Two North Carolina natives had the chance to represent their state and country this year at the ITF Seniors World Team Championships in La Baule, France. Greensboro’s Bill Ashley and Durham’s Wendy McColskey were selected by the USTA to play for Team USA, giving the two players a chance of a lifetime to travel and compete overseas.
McColskey, who played singles and doubles for the women’s 60 team, helped USA win gold in the Alice Marble Cup. She was proud of her team, and she felt confident about their chances of winning when the headed over to France.
“It’s probably the biggest team tournament I’ve ever won. I knew we had a pretty good shot at the title because our No. 1 player is so good. We had a really deep team,” McColskey said. “Our No. 3 player beat our No. 1 in the individual championship final, so that shows how deep our team was.”
McColskey is an experienced tournament player. She plays in four or five tournaments each year, and she also plays in the USTA Intersectional Team Championships. However, competing for the USA in an international tournament was a new endeavor.
The invitation to play on for Team USA wasn’t assured, but McColskey new it might happen. Her teammates were integral in helping her adapt to international play.
“I thought based on my performance in nationals I might get an offer, but you never quite know if it’s going to happen, or time wise if it’s going to work. It was all worth it,” McColskey said. “The rest of the team has played in this before, so they showed me the ropes.”
The tournament site in La Baule was, of course, entirely comprised of red clay courts. McColskey, who played for Vanderbilt and Eckerd College when she was younger, went to Europe after college to continue her tennis career, so she was at least somewhat familiar with the playing surface.
The last time McColskey played on clay, though, was nearly 30 years ago. She said it took some time to get used to and adjust to different playing styles.
“It is a little hard to get used to. European players tend to hit that hard continental forehand, so it was a little more adjustment than I expected,” McColskey said. “It was interesting to see how people play differently on clay. When I used to play in Europe I realized I need to drop shot more often, so I remembered that.”
Ashley underwent a similar transition in becoming comfortable with red clay.
“The type of surface was the biggest change. What you learn is the courts have their own characteristics. Some courts were very hard, other locations were soft. It was very important for us to practice to get used to it,” Ashley said.
The trip to France was also Ashley’s introduction to international competition. He finished 2014 with a national ranking of No. 4 in his age division, and he won a bronze ball at the USTA National Men’s 60 & 65 Clay Court Championships in New Orleans.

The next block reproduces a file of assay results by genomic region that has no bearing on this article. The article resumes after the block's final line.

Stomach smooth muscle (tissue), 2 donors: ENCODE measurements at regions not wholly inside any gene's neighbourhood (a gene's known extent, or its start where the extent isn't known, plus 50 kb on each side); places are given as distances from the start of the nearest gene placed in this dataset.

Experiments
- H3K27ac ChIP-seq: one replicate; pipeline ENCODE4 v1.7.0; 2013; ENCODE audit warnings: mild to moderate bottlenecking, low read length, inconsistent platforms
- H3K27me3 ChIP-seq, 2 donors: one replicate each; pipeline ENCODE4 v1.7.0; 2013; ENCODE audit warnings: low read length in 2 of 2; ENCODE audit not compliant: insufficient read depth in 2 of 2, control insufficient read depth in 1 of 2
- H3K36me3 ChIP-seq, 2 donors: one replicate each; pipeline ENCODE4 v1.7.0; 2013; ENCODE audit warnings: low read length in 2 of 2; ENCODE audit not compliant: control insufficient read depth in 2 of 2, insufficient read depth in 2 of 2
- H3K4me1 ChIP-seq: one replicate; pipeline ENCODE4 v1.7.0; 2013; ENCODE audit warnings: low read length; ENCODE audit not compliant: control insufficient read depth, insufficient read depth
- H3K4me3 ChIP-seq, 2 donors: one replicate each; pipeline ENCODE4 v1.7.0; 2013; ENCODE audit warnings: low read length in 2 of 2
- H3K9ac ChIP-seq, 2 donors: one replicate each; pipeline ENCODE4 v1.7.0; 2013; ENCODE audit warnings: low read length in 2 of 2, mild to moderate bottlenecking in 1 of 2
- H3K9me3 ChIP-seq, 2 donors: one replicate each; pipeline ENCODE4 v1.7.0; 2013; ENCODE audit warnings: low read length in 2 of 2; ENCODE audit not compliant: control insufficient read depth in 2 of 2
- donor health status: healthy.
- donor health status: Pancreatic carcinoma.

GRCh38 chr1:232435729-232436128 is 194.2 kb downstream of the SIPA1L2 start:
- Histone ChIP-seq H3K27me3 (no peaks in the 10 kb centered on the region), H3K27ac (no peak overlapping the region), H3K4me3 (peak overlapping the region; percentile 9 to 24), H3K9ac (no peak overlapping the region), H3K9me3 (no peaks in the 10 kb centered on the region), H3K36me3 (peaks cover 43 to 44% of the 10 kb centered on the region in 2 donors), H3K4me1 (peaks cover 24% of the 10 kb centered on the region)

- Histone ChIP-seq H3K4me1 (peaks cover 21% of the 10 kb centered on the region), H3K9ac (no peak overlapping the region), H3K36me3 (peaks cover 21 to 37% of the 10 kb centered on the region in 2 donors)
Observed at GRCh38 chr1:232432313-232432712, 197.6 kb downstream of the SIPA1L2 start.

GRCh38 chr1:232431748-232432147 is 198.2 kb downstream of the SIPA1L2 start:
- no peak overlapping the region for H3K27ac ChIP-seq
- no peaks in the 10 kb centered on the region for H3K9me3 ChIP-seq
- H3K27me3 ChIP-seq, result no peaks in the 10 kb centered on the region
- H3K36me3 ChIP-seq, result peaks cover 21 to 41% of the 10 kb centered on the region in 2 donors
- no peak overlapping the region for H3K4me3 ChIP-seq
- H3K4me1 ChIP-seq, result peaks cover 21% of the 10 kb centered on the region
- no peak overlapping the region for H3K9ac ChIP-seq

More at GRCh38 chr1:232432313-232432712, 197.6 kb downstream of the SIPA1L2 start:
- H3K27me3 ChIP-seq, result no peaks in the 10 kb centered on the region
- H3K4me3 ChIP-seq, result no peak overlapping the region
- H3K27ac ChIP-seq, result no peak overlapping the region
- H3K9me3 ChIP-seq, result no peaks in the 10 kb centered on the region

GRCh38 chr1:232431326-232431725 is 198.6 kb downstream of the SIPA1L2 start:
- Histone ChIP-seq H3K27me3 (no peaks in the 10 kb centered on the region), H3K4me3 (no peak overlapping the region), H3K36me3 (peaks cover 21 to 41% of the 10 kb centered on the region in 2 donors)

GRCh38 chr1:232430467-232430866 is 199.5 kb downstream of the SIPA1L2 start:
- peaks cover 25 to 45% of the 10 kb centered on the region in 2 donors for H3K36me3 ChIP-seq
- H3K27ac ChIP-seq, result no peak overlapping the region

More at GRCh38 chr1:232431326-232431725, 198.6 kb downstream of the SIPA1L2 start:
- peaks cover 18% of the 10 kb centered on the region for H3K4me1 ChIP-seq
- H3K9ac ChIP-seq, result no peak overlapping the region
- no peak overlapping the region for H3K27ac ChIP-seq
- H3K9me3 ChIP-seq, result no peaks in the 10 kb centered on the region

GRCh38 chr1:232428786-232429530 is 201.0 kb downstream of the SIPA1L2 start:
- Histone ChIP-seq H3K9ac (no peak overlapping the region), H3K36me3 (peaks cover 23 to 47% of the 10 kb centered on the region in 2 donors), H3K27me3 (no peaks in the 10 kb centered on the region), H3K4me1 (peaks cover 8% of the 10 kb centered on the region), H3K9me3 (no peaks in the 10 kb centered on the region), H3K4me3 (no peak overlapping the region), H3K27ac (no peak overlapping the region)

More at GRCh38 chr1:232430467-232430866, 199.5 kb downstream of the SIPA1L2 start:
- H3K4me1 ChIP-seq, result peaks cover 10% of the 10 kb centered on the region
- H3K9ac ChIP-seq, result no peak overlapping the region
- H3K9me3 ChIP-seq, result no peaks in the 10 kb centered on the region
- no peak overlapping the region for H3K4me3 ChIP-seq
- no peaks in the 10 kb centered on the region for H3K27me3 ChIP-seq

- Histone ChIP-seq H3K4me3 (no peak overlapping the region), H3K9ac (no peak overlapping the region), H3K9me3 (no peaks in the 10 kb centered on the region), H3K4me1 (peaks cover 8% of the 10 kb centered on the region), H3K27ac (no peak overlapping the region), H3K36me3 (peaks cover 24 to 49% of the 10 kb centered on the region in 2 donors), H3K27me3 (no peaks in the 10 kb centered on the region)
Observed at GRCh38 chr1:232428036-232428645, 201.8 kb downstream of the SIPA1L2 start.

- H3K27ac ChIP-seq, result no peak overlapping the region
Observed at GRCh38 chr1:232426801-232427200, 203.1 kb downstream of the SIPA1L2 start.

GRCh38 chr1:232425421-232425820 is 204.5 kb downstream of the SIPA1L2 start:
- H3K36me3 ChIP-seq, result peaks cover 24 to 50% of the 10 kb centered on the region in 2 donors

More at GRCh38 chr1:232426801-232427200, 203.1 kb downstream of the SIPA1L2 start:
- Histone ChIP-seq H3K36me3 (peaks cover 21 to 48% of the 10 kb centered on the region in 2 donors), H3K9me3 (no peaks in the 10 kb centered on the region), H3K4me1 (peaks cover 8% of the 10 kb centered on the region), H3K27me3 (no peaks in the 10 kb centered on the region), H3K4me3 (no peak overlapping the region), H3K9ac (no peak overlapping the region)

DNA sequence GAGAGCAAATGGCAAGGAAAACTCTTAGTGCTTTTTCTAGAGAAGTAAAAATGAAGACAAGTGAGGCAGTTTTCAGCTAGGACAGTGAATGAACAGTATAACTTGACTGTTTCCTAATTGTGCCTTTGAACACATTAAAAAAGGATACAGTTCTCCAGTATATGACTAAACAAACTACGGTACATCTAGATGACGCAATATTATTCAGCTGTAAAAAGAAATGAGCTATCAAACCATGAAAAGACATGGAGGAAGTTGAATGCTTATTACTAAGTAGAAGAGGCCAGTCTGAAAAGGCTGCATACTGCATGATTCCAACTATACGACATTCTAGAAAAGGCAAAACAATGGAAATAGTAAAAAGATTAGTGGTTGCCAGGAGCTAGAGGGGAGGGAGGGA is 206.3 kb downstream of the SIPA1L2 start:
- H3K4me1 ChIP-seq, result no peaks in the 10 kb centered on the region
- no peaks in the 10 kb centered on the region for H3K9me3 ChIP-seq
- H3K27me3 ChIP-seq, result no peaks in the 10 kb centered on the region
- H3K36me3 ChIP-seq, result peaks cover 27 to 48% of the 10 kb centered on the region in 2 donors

Ashley was modest about the USTA selecting him to represent the country for the men’s 60 team, but he knew his success on clay courts proved his worth to the team.
“It was an honor. When you’ve been playing tennis as long as I have, this is achieving a major goal,” Ashley said.
The USA men’s 60 team finished second in the Von Cramm Cup, ultimately losing to Australia in the final match. But their off-court bonding as a team was just as significant in Ashley’s eyes.
“The chemistry of our team was beyond what I’ve ever experienced. Tom Smith, our team captain, did an unbelievable job of keeping us all together,” Ashley said. “I’ll remember the chemistry as much as the win. We left kind of as best friends.”
Smith deserved huge adulation for his work with the men’s 60 team, according to Ashley.
“It was intimidating at first, but the format was interesting because you’re allowed to have a coach at all times. Tom really raised my tennis to another level,” Ashley said. “He was able to remind me of adjustments during each match. Fourteen of [Tom’s] national championships have been with 14 different partners. That’s a hell of a statement. He understands the game.”
Both McColskey and Ashley said La Baule rolled out the red carpet for the ITF Seniors World Team Championships. There were banners all across the town promoting the tournament. The local residents were friendly and welcoming to every team. Players forged new friendships with their competitors off the court.
McColskey and Ashley ran into each other during their time in France, providing a little reminder for both of where they came from. They both plan on competing in tournaments later this year, including Intersectional, but for now they’ll relax a bit with the comfort of an ITF medal in their hands.
NC natives medal at ITF Senior World Team Championships